Shingles (herpes zoster) is a painful vesicular skin rash which is caused by reactivation of varicella zoster virus usually decades after the primary infection in childhood. Shingles lasts from between two to four weeks, however some people go on to develop post-herpetic neuralgia (PHN), which is a long-lasting neuropathic pain. The risk and severity of shingles and related complications increases with age. It is important that GPs continue to offer shingles vaccine to eligible patients in order to prevent the burden of disease associated with shingles and long term pain complications.
Shingles vaccine coverage for Scotland in the fourth year of the programme is presented in this report. The coverage of the vaccine in both the routine and catch-up cohorts is compared with previous years of the programme. The impact of deprivation on uptake of the vaccine is also discussed.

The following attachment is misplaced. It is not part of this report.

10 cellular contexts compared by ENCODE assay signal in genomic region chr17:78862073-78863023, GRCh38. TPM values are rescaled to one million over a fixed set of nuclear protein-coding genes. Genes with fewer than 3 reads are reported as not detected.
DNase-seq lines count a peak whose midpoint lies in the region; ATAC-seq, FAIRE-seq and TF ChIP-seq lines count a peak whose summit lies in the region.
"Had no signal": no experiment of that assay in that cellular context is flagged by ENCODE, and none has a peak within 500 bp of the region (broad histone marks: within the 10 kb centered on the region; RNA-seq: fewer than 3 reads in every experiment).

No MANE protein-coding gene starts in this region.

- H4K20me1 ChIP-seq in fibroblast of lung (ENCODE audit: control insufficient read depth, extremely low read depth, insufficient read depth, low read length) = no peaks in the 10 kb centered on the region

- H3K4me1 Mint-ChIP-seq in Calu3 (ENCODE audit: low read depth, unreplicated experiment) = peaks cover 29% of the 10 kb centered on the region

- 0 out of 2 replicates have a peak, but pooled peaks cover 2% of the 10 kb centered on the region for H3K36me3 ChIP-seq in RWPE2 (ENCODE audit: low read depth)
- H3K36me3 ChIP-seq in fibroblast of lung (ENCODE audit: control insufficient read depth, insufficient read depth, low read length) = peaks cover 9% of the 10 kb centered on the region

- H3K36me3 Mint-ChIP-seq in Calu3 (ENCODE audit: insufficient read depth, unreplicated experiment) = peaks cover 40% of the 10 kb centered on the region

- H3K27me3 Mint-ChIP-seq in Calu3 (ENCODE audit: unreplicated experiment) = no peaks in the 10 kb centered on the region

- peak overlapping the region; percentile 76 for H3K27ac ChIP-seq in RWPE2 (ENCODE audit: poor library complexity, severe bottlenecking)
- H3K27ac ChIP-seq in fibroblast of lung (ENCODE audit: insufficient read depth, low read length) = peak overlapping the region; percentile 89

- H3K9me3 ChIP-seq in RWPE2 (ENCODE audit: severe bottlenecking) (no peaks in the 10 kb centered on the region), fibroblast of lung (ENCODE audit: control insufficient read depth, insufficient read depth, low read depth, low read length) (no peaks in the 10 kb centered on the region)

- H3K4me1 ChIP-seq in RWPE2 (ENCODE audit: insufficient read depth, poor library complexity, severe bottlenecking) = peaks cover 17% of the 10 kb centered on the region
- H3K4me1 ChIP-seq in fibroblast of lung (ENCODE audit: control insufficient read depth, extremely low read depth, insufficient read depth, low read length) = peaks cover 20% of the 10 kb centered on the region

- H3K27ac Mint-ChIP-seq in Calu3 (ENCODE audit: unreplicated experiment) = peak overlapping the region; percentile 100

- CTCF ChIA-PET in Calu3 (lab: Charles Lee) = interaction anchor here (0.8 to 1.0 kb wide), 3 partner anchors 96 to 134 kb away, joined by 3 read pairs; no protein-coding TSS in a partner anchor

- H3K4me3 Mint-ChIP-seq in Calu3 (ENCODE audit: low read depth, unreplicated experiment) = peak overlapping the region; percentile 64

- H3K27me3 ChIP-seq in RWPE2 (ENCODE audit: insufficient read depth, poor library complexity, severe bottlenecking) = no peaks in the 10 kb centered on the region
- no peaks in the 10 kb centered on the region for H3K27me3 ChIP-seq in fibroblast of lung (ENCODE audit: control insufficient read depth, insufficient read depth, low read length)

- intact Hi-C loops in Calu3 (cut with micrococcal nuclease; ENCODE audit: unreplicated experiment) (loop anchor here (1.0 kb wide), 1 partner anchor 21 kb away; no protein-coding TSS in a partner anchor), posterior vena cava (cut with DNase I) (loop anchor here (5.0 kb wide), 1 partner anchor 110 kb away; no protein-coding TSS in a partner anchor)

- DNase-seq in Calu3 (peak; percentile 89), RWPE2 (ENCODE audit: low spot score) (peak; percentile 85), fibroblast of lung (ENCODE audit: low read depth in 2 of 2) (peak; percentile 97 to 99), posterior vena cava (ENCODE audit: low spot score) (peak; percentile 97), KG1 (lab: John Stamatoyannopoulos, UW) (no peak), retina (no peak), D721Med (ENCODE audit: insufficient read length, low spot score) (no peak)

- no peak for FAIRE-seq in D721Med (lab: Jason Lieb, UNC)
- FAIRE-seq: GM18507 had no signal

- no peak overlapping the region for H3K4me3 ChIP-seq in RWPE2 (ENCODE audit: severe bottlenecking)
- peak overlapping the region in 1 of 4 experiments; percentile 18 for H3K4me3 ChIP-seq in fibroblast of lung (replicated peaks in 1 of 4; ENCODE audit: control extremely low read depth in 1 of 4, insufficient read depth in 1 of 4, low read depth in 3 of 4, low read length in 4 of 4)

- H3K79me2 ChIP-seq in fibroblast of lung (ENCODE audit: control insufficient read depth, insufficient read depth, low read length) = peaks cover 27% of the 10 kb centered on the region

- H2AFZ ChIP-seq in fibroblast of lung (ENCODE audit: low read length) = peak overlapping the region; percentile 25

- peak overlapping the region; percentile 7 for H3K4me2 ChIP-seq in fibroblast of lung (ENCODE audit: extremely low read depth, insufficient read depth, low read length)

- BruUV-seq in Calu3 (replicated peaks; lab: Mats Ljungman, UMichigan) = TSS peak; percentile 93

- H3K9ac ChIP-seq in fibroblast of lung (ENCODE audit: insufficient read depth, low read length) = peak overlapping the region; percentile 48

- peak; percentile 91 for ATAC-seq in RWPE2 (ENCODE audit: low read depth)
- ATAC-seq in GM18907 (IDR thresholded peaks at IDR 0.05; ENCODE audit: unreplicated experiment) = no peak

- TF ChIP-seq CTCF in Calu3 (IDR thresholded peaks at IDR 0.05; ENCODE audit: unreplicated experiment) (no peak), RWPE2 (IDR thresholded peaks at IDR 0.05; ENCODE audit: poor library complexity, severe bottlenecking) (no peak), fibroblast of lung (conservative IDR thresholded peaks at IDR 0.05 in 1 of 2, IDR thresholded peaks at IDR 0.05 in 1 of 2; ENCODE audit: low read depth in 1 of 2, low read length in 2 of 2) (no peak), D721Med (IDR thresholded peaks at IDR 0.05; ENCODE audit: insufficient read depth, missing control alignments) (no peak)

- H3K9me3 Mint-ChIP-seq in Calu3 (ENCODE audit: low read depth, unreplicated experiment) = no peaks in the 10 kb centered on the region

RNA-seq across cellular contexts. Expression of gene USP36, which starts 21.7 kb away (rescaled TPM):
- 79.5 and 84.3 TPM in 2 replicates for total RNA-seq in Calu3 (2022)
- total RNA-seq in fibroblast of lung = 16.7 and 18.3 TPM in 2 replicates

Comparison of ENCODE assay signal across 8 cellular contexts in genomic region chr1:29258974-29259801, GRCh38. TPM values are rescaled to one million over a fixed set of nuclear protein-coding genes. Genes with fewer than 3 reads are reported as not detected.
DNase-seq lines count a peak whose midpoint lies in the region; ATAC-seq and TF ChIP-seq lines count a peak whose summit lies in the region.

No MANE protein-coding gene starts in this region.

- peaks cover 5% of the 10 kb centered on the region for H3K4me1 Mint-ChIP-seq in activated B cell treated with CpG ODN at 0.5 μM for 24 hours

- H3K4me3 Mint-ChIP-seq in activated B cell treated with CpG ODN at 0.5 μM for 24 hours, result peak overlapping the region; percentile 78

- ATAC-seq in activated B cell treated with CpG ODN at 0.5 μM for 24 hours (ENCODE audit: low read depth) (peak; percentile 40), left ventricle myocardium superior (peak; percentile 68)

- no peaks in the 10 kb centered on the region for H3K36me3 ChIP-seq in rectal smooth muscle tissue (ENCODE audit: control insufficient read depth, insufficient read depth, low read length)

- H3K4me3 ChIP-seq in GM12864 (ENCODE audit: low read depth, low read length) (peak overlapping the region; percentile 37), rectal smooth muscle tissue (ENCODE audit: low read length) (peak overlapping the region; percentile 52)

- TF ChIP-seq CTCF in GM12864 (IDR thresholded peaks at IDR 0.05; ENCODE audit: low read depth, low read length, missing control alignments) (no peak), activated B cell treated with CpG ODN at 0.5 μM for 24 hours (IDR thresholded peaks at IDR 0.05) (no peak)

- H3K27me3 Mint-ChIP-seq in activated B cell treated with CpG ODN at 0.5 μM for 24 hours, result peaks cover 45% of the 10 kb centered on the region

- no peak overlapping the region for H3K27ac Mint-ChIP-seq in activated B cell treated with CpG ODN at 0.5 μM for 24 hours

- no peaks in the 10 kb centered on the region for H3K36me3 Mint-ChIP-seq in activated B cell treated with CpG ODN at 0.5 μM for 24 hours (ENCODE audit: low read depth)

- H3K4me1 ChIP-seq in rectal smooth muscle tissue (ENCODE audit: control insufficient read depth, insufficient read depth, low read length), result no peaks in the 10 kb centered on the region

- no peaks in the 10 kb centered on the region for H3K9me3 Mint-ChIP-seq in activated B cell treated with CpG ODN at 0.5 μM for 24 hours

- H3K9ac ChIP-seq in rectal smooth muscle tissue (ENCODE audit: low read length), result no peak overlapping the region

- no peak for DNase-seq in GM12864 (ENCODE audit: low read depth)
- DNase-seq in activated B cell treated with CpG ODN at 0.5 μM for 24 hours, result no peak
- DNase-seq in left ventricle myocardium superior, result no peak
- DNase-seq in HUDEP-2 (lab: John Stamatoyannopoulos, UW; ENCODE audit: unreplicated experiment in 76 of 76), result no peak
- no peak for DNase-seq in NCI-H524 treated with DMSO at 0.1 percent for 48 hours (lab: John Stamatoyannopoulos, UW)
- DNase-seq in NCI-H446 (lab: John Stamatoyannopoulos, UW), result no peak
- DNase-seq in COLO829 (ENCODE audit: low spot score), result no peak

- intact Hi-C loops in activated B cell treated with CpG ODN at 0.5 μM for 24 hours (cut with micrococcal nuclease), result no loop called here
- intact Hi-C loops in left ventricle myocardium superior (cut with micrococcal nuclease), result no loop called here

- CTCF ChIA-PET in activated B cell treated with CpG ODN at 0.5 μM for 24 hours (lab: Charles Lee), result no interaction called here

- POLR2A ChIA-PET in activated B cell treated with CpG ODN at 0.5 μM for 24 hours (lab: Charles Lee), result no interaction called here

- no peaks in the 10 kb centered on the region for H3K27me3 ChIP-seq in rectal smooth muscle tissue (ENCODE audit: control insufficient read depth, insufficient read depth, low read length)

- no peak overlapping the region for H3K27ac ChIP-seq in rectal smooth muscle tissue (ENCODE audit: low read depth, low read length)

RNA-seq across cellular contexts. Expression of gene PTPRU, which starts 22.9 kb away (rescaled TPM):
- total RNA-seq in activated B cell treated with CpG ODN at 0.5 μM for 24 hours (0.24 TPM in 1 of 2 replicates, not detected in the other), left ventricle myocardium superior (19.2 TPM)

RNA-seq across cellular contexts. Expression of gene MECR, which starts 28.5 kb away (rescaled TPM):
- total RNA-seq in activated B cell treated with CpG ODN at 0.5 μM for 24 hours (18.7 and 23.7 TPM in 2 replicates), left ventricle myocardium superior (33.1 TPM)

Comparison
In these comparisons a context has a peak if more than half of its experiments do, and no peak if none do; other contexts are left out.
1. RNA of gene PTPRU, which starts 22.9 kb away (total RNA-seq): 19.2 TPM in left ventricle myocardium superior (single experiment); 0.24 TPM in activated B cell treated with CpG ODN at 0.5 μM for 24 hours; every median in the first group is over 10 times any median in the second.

In the 2016/17 programme the vaccine was offered to those aged 70 years old and to a catch-up cohort of those aged 76 years. In addition, the two age groups, introduced in February 2016 (those aged 77 and 78 years) continued as targeted catch-up cohorts as they had not previously been in the programme for a full year.